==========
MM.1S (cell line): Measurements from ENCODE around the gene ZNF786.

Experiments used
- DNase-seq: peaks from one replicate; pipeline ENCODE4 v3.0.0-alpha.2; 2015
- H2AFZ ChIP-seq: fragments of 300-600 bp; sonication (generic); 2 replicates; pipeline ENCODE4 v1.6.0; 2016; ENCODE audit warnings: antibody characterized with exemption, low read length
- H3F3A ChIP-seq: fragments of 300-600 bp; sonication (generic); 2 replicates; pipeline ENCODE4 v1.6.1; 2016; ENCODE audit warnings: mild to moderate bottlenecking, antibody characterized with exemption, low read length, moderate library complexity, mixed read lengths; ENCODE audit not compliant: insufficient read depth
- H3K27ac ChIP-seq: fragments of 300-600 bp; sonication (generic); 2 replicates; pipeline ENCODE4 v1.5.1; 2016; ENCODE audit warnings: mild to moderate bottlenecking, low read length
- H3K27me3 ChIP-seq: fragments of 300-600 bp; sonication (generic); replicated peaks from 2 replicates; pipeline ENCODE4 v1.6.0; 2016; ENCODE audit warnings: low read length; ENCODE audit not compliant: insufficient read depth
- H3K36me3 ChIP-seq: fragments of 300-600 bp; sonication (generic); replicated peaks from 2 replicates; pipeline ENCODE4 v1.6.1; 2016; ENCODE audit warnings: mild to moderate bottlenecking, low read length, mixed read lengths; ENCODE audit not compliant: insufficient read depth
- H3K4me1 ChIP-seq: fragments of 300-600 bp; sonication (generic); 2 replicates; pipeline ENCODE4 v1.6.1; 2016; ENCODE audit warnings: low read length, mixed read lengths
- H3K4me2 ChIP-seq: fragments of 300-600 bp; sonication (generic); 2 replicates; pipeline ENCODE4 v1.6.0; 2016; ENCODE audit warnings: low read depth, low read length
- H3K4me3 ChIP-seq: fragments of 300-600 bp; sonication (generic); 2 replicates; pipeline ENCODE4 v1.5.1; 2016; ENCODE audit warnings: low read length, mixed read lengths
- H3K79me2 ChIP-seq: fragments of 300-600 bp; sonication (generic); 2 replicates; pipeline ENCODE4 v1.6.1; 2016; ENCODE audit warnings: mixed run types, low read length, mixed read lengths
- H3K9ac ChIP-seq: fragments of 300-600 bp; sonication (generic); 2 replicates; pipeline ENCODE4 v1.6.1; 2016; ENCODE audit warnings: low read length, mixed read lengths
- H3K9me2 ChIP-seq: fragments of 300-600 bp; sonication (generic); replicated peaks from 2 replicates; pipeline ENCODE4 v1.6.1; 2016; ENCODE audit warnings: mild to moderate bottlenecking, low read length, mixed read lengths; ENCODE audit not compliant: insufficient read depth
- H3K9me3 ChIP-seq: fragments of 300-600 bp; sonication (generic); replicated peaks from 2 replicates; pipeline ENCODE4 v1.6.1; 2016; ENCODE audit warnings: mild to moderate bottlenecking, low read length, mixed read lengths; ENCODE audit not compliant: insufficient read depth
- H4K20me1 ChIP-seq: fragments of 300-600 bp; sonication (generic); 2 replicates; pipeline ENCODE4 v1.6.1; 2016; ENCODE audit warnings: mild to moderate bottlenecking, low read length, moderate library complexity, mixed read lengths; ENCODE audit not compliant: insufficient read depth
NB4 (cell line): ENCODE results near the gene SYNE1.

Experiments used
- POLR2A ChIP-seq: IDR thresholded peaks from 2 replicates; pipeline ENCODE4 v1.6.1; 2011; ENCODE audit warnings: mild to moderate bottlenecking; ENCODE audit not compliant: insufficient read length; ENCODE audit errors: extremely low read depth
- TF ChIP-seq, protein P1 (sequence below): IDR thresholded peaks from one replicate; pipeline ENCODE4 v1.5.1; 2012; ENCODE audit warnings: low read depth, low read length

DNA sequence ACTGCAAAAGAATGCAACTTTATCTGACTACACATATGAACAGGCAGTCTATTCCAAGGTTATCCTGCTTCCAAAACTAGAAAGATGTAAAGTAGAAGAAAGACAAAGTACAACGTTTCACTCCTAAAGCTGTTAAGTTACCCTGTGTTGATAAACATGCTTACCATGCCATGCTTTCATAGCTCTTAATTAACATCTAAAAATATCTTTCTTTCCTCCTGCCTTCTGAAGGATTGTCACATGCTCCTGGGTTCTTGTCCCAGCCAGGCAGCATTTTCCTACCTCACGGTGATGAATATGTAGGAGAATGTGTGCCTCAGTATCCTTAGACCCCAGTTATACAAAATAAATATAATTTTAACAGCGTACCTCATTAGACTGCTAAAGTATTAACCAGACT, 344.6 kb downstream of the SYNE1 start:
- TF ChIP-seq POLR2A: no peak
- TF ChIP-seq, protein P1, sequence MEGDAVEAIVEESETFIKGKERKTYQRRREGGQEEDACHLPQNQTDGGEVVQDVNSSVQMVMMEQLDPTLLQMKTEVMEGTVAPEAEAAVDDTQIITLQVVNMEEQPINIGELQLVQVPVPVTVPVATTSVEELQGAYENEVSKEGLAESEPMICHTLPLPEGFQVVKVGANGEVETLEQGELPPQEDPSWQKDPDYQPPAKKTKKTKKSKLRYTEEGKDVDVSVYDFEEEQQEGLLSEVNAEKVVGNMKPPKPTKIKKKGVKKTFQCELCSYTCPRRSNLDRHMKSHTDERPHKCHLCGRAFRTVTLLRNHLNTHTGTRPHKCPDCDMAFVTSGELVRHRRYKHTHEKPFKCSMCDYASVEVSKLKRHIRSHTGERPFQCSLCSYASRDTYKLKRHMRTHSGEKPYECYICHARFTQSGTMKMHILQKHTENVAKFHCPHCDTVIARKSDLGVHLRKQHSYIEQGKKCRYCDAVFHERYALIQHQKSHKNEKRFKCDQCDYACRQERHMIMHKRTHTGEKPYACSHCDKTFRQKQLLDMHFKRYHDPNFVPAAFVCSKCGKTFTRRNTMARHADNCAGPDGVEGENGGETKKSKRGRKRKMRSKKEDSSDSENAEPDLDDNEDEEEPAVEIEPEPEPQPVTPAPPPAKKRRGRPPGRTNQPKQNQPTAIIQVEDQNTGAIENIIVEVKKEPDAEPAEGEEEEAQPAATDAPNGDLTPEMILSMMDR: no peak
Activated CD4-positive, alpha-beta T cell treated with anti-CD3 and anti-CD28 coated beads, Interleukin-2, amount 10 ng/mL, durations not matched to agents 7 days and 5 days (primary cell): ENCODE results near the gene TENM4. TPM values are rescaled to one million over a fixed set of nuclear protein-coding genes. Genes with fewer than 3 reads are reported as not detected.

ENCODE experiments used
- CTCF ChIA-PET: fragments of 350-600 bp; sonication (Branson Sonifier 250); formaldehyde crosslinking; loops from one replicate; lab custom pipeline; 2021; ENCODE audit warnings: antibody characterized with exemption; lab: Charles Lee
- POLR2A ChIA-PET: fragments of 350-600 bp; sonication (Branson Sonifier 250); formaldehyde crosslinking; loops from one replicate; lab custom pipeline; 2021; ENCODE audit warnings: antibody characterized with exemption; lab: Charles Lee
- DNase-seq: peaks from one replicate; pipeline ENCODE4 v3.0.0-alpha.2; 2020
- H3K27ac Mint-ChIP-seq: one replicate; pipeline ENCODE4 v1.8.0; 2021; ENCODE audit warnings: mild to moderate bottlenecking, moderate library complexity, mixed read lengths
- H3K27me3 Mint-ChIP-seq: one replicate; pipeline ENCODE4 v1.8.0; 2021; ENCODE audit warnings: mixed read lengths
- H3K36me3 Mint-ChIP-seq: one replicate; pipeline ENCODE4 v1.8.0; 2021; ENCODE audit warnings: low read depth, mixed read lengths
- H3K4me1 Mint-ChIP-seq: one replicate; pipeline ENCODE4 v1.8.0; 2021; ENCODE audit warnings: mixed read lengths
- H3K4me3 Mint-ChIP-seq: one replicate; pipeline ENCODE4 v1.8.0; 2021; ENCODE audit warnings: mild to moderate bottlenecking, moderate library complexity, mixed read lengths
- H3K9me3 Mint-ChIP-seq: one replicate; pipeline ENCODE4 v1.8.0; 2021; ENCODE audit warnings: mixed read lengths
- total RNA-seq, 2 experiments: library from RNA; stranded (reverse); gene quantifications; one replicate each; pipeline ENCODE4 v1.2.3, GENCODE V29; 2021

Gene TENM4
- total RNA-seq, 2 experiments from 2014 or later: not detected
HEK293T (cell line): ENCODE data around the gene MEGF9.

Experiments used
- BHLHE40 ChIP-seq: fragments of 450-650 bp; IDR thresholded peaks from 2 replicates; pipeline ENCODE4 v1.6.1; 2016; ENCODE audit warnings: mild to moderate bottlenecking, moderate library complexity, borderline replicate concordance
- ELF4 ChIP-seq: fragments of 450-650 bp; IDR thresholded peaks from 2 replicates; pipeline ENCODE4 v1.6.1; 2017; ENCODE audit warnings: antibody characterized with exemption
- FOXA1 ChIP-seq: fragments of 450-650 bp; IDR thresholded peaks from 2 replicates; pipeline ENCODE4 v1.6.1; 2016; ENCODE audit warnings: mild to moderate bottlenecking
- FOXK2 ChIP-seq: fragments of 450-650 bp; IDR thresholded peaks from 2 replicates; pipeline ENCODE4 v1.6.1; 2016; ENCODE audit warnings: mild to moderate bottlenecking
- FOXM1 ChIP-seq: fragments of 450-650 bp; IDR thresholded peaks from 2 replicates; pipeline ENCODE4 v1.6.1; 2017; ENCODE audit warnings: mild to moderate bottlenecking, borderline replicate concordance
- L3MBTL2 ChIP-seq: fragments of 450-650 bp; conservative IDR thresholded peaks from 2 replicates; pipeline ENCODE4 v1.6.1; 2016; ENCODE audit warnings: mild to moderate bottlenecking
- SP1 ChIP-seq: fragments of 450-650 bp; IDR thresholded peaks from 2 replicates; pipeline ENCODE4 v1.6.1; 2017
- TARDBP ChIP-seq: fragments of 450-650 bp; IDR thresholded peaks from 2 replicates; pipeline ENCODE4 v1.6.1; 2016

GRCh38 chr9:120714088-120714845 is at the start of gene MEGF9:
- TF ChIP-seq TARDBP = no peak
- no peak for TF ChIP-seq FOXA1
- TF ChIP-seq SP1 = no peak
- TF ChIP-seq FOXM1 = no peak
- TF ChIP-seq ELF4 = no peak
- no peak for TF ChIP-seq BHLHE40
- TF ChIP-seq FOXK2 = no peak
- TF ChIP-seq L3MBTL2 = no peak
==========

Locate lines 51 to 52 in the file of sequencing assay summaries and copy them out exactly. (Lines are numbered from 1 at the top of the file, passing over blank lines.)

- TF ChIP-seq SP1 = no peak
- TF ChIP-seq FOXM1 = no peak